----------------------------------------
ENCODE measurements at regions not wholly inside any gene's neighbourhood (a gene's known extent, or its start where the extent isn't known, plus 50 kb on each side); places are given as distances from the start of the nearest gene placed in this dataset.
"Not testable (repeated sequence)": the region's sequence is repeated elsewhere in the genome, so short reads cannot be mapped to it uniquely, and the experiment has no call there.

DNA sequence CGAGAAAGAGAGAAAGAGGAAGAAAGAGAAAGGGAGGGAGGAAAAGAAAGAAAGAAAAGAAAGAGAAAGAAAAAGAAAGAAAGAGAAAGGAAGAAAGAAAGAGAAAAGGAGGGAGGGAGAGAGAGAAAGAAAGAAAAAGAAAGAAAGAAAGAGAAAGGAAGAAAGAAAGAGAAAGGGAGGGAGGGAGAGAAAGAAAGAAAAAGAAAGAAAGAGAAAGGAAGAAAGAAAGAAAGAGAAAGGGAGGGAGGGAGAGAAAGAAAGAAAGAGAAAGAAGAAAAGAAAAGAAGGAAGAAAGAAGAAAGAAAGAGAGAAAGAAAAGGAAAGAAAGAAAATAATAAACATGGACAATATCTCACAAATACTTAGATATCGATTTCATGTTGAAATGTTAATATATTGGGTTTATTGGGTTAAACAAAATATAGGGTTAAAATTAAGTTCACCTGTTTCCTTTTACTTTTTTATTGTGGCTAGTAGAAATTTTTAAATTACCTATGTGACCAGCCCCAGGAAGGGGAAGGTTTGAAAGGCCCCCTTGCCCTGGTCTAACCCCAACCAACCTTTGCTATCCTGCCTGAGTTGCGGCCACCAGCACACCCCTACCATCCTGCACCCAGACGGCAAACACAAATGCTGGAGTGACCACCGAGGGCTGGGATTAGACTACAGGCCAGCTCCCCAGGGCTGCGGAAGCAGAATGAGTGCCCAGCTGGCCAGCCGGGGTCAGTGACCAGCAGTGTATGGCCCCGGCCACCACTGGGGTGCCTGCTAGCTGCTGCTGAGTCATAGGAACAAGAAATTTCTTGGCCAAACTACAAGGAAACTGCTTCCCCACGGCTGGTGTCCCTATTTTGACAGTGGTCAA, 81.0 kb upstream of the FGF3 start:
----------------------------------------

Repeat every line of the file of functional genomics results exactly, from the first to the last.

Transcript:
ENCODE measurements at regions not wholly inside any gene's neighbourhood (a gene's known extent, or its start where the extent isn't known, plus 50 kb on each side); places are given as distances from the start of the nearest gene placed in this dataset.
"Not testable (repeated sequence)": the region's sequence is repeated elsewhere in the genome, so short reads cannot be mapped to it uniquely, and the experiment has no call there.

DNA sequence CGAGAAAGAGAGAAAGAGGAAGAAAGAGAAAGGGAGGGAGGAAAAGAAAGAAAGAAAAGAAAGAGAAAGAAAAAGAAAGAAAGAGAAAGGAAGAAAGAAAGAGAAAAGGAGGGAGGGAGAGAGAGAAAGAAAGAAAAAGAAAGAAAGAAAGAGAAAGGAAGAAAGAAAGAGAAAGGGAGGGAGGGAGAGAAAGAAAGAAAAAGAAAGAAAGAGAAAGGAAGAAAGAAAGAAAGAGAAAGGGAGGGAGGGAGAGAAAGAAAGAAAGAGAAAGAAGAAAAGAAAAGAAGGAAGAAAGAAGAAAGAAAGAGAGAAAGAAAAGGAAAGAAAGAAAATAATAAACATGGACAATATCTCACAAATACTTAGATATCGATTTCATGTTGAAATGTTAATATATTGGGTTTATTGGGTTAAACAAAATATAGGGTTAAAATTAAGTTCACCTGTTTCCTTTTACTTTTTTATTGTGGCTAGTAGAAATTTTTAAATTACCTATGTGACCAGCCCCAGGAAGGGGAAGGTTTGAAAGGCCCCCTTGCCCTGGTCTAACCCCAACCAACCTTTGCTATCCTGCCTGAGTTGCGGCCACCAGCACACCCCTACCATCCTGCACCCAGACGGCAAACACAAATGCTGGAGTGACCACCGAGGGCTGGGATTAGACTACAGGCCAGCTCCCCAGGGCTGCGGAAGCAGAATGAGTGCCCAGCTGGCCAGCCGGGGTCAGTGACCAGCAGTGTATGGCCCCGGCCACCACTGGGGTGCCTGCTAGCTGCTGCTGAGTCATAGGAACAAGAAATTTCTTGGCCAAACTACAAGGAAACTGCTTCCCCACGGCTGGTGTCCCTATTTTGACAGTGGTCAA, 81.0 kb upstream of the FGF3 start: